• US stocks hit an all-time high in October as earnings season for many of the world’s largest companies kicks off.
• Core PCE, the Federal Reserve’s preferred inflation measure, came in at 3.64%, its fastest pace in 30 years.
• The US Treasury yield curve flattened in October, signaling investor concern about slowing future economic growth or inflation prints that result in sooner-than-expected rate hikes.
• In early November, the Federal Open Market Committee (FOMC) announced it will begin tapering its massive bond buying program.
After falling in September, the S&P 500 Index rebounded in October to notch its best month of the year and finish at an all-time high. The S&P 500 gained 7.0% and the Russell 2000 Index returned 4.3%. The market was buoyed by strong third quarter earnings. According to BCA Research, nearly two-thirds of S&P 500 companies have now reported third quarter earnings and 83% of them have beaten Street earnings expectations. Not only that, nearly 77% of reporting companies have also beaten revenue expectations. Both numbers are well above long-term averages. However, two of the larger S&P 500 constituents did stumble last week. Apple and Amazon.com reported lower-than-expected revenue numbers, both citing supply-chain disruptions as headwinds for their businesses.
Foreign equity markets were positive in October but lagged US stocks. Developed international stocks returned 2.5%, while emerging-market stocks posted a 1.0% gain. Concerns about China’s property sector eased slightly in the month after property developer Evergrande made coupon payments on its offshore bonds to help it stave off default. In the meantime, a handful of other Chinese property developers either defaulted or asked for a grace period on coupon payments in October. This led to a spike in yields on Chinese high-yield bonds—which touched nearly a 24% yield-to-maturity in mid-October before coming back down toward 20%. Investors have now shifted focus toward the potential for systemic impact and how the Chinese government might respond. The MSCI China Index gained 3.2% in October.
The yield curve flattened in October. The two-year US Treasury yield jumped to 0.48% from 0.28% in September. The 10-year rate also increased—however, it only moved up three basis points in the month to close at 1.55%. The longest end of the curve, the 30-year Treasury, actually decreased in October—going from 2.08% to 1.93%. The market is increasingly ratcheting up its expectations for rate hikes in 2022, which has pushed up the short end of the curve. According to CME futures data, there is currently a 76% probability that the Fed Funds Target Rate is 0.50%–0.75% (two 25-basis-point federal funds rate hikes) by the end of 2022. This is up from just a 27% probability at the beginning of October. And this can be compared to just half of FOMC members whose September dot plot indicated only one rate hike next year. On November 3, the FOMC announced it is beginning tapering of QE by $15 billion per month, with the expectation it will conclude by mid–2022. There is a growing narrative that the Fed may then immediately start to raise rates, despite Fed chair Jerome Powell saying there is no link between tapering and rate tightening. Core bonds (Bloomberg US Aggregate Bond Index) were flat in October and remain negative for the year (down 1.6%). The core bond index has not had a negative calendar year since 2013 (the year of the “taper tantrum”).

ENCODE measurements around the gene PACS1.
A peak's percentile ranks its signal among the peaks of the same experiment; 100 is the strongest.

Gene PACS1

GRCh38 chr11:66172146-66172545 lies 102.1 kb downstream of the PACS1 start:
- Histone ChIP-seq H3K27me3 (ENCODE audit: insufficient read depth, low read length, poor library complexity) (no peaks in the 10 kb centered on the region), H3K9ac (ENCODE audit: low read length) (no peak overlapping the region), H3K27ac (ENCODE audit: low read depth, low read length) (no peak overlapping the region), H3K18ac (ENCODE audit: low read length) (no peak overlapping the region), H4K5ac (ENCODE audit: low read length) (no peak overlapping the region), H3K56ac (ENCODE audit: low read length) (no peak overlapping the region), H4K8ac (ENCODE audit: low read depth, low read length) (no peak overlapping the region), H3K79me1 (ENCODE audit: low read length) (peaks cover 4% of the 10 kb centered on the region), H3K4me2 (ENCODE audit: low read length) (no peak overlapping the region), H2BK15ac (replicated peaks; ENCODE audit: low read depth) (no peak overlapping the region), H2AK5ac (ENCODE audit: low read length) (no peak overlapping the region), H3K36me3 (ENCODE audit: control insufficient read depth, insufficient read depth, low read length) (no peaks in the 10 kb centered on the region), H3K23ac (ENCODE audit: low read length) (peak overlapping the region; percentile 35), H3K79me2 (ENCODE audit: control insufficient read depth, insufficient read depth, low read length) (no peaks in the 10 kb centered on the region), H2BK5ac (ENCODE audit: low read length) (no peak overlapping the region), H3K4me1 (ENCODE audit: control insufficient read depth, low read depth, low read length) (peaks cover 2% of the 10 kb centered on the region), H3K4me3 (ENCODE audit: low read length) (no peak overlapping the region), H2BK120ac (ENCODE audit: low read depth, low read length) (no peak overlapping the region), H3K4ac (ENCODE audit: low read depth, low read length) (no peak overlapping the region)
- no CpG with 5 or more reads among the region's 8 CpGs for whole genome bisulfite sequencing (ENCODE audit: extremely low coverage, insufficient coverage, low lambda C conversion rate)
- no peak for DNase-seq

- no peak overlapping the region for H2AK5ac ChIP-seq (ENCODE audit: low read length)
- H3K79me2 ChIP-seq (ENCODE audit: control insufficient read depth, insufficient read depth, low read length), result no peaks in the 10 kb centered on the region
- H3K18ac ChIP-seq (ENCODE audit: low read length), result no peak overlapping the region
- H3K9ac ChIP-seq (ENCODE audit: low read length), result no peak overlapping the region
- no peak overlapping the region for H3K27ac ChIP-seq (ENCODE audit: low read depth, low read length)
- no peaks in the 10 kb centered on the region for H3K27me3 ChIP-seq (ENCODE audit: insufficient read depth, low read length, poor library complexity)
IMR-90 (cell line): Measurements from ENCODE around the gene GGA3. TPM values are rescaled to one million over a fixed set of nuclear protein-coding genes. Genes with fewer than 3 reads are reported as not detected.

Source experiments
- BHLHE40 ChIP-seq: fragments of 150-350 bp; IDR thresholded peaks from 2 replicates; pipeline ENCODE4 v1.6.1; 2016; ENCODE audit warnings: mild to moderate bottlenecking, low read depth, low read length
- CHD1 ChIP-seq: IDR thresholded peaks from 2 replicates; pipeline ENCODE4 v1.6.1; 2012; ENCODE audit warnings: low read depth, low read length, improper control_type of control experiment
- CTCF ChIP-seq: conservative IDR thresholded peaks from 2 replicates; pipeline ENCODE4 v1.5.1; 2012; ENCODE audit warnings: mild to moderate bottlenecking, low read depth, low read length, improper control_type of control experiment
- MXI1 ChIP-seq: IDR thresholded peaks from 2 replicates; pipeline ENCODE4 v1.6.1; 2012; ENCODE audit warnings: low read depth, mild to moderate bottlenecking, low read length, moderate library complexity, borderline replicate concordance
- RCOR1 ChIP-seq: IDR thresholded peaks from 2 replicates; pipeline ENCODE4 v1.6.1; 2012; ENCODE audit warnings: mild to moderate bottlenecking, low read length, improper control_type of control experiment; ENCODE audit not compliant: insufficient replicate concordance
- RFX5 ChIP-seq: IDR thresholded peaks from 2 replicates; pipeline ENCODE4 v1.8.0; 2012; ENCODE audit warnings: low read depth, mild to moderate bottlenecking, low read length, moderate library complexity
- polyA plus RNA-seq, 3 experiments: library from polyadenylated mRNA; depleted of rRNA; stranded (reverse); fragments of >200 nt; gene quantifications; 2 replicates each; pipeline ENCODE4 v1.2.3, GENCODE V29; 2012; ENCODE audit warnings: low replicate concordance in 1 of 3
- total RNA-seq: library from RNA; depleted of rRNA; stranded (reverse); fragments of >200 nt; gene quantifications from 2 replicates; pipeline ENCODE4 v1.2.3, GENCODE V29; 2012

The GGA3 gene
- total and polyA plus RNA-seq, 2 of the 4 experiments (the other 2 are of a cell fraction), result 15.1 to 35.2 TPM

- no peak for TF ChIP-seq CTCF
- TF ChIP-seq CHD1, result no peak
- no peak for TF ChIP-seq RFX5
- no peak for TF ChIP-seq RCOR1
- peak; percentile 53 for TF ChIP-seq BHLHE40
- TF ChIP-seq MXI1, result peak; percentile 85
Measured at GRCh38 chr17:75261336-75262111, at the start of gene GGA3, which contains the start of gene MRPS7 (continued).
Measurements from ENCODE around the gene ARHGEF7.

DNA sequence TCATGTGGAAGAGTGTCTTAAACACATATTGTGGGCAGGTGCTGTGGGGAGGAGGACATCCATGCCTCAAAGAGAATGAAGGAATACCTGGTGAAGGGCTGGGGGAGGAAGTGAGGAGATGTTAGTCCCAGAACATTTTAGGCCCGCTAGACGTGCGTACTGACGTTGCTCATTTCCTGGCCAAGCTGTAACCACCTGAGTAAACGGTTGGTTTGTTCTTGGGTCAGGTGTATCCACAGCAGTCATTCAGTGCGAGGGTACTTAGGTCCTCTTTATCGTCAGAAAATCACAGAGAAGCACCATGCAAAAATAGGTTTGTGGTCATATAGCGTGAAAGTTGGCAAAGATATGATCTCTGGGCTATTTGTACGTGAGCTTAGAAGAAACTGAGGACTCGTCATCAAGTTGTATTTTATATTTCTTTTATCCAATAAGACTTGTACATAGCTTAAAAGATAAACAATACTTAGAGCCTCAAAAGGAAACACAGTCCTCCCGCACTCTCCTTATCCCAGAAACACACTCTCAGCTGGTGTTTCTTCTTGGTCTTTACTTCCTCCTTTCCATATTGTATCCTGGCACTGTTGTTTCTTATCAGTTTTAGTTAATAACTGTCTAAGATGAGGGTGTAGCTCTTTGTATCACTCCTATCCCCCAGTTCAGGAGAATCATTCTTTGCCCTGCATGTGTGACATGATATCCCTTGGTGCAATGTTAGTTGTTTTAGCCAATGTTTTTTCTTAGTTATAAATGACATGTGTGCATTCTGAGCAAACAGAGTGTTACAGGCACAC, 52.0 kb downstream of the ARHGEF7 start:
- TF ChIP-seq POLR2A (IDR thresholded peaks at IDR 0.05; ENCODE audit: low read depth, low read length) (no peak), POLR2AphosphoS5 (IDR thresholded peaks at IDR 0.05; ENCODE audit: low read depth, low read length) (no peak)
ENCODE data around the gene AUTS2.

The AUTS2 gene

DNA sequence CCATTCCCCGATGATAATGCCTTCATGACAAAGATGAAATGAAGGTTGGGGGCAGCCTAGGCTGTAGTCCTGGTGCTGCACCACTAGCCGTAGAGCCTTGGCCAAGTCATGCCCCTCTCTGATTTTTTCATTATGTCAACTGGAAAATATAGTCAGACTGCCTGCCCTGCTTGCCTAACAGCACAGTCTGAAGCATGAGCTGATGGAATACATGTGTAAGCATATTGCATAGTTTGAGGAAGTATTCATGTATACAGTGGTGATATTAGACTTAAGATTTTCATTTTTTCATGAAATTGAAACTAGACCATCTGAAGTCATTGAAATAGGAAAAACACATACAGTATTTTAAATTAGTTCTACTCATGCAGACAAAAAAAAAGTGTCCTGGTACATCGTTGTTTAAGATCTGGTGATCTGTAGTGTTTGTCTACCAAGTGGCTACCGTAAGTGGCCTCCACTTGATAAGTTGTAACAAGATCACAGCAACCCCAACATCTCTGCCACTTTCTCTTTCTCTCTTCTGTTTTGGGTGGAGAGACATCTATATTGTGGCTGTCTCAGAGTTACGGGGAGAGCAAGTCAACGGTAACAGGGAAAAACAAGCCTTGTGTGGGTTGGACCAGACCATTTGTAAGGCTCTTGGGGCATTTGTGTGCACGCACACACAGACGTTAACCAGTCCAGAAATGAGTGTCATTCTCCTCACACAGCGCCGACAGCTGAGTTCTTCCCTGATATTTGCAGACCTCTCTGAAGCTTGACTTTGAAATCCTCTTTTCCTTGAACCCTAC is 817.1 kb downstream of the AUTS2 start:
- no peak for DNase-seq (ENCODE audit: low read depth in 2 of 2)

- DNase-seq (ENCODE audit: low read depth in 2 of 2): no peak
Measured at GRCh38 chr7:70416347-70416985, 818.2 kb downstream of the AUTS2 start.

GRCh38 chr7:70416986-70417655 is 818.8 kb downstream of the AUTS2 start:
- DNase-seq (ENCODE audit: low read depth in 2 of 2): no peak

If we enter a period of persistent and increased inflation (above market expectations), our portfolios are tilted toward reflationary asset classes. However, one counterpoint to continued high inflation is the winding down of pandemic-related assistance programs. Unlike previous recessions, personal income levels have continued to increase over the past year-plus. As it stands today, government transfer payments make up about 20% of personal incomes in the United States—this is down from nearly 30% earlier in the pandemic. Pre-pandemic, government assistance accounted for about 15% of individual incomes. Higher incomes resulted in an increase in consumer-goods purchases, which coincided with pandemic-related supply-chain disruptions. So, both supply and demand have contributed to the sharp jump in inflation this year. As personal incomes return to trend (see chart to the right), demand-side pressures on inflation should soften and, in due time with continued progress against COVID-19, supply-chain problems should recede as well.
Assuming government transfers are not a permanent feature in normal times, the key question around continued high inflation rates is whether wages increase. Wage inflation has increased in recent months but has not yet shown signs of spiraling out of control. If inflation expectations and wages start to self-reinforce one another, there’s a scenario for sustained higher inflation, which will likely be followed by tighter-than-expected monetary policy. As always, we will continue to watch the data and adjust our views as necessary.
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